NEW KENSINGTON (KDKA/AP) – A Ten Commandments monument was placed on school property in front of Valley High School in New Kensington in 1957, back when Dwight Eisenhower was president.
But now, because of a lawsuit initiated by the Freedom from Religion Foundation, it will soon be moved.READ MORE: Longtime Ohio Attorney Accused Of Human Trafficking Dies
The New Kensington-Arnold School District says it’s removing the six-foot granite marker as part of a settlement with the group that went to court challenging the religious display on school property.
The challenge was filed by a student and her atheist mother in 2012.
The district will pay out nearly $164,000 in attorneys’ fees, including $40,000 to lawyers who argued against the district in court.
In a written statement, the Freedom from Religion Foundation said, in part, “Students in our public schools are free to have any God they want, as many Gods as they like… or none at all.”
It went on to say, “In America, we live under the First Amendment, not under the First Commandment.”
Immediate reaction in New Kensington seemed to side with the idea of leaving well enough alone.READ MORE: Steelers Cornerback Joe Haden To Miss Cincinnati Bengals Game
“It’s been there for a long time, it’s not hurting anybody, and the school is in such disrepair. If they’re going to worry about things like that, that really makes me wonder why?” parent Benjamin Josefoski said.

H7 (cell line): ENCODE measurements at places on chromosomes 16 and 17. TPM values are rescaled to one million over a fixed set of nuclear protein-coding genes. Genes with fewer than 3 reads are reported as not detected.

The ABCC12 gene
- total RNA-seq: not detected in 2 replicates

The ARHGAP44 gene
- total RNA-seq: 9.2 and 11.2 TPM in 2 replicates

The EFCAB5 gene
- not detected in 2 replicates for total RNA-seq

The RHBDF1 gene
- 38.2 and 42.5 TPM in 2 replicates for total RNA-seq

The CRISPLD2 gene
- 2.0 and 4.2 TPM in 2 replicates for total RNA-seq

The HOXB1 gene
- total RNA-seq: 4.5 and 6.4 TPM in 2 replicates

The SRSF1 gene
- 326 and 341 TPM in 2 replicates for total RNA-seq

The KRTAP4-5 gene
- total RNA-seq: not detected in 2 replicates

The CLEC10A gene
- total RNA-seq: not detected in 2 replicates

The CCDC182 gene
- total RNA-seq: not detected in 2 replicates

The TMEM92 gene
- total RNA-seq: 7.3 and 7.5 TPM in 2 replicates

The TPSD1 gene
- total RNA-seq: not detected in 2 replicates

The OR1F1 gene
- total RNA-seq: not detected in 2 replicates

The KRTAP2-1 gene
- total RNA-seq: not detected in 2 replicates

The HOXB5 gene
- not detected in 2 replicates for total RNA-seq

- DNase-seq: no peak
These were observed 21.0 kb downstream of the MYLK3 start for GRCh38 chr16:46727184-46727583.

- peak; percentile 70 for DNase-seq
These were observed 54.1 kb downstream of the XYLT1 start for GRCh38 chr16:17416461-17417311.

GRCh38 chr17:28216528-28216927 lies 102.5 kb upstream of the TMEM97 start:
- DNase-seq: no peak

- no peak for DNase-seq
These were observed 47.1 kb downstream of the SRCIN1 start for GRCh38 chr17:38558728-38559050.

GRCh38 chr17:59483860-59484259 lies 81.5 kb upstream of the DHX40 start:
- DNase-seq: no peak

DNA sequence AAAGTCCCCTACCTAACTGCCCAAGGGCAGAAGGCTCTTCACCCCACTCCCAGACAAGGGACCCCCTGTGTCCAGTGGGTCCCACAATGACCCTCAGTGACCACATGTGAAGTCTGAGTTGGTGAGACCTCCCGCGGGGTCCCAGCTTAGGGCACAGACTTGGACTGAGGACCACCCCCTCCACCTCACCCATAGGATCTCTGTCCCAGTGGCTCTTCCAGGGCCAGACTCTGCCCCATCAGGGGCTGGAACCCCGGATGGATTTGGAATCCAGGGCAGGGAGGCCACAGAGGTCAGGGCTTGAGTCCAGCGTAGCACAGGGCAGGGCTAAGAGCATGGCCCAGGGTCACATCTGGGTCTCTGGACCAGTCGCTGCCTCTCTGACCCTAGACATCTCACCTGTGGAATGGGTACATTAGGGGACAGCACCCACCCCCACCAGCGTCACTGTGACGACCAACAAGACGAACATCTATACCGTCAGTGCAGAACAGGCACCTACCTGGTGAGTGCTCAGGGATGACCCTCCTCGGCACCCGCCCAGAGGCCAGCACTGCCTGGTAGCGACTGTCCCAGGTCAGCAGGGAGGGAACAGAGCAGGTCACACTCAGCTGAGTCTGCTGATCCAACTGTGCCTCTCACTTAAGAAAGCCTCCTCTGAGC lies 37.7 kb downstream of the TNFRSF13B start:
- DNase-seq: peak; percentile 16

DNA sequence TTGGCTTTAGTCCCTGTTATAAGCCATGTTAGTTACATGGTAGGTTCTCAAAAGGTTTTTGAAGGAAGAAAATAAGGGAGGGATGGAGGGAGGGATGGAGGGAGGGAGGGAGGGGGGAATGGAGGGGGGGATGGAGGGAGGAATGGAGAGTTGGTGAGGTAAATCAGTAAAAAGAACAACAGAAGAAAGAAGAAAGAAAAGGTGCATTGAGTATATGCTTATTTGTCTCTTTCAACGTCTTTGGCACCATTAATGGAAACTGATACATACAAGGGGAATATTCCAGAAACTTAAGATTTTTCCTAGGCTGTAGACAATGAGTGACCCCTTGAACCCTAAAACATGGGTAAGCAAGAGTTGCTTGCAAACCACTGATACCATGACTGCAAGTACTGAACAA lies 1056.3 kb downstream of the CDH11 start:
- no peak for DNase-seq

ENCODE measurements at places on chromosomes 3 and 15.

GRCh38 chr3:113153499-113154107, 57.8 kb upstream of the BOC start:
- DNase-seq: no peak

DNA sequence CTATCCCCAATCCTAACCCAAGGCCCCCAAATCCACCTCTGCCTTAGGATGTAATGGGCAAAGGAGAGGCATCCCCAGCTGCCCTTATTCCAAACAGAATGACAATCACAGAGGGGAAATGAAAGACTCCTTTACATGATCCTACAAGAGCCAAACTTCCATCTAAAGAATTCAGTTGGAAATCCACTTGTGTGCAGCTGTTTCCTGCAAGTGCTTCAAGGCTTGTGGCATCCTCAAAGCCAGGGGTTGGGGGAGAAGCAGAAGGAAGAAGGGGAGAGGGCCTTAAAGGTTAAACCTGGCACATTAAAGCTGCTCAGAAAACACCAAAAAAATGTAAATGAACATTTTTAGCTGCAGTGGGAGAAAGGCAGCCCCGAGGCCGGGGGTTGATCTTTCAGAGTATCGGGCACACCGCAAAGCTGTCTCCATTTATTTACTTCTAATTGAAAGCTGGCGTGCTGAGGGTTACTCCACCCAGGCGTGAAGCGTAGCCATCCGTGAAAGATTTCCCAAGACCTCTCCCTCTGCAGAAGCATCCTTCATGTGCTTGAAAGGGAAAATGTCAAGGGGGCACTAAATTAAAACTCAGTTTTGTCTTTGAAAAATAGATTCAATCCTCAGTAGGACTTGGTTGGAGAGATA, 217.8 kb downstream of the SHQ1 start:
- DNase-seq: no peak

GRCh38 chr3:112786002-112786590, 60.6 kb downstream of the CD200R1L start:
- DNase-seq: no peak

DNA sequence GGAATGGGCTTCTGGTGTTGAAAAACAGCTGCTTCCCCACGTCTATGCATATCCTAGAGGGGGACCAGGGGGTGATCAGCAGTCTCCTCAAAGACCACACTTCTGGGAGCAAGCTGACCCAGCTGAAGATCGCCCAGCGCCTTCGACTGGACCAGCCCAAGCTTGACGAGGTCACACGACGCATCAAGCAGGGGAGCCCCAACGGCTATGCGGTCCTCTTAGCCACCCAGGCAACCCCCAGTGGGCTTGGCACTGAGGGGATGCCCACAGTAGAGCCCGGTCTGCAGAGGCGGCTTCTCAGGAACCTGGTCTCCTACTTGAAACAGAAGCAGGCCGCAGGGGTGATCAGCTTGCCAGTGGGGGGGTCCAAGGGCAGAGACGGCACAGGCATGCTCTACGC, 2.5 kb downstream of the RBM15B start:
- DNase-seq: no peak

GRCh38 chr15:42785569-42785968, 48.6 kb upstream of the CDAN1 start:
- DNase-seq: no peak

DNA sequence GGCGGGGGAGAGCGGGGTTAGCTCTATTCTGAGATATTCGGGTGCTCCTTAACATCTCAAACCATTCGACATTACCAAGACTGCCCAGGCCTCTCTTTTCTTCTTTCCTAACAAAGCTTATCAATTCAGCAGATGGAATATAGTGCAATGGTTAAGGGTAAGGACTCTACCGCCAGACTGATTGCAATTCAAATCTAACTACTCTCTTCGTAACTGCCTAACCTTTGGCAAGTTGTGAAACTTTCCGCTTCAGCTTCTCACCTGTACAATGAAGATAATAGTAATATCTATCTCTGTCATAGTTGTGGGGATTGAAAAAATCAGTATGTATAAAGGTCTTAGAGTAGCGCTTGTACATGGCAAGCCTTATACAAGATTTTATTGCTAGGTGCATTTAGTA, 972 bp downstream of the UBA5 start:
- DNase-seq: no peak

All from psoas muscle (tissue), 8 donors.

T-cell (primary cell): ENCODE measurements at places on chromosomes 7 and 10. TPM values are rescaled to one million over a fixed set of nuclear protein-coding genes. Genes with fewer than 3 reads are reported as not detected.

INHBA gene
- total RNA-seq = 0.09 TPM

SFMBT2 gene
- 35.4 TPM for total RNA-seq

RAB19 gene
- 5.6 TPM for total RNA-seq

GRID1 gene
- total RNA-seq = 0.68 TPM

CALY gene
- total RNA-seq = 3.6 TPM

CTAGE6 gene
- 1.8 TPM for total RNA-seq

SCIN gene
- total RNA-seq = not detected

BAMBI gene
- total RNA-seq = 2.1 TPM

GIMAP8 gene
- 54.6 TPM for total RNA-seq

Dan Spiering, of New Kensington, said, “If they need a place to put it, I’ll put it up for them. It’s crazy the way people think anymore; it’s terrible.”
School Superintendent Dr. John Pallone told KDKA-TV’s Ralph Iannotti, “Based on advice from our lawyers, and the insurance company, we made a rational decision to move on.”
He said, “The irony is, there was a public outcry to keep the monument there, but it has been a distraction in recent years.”
The School District now has the next 30 days to remove the monument. Once it’s taken down, it will be placed in storage, until they find a new home for the marker, one that doesn’t involve school property.Disease Management Areas Expanded After Chronic Wasting Disease Detected In Jefferson County
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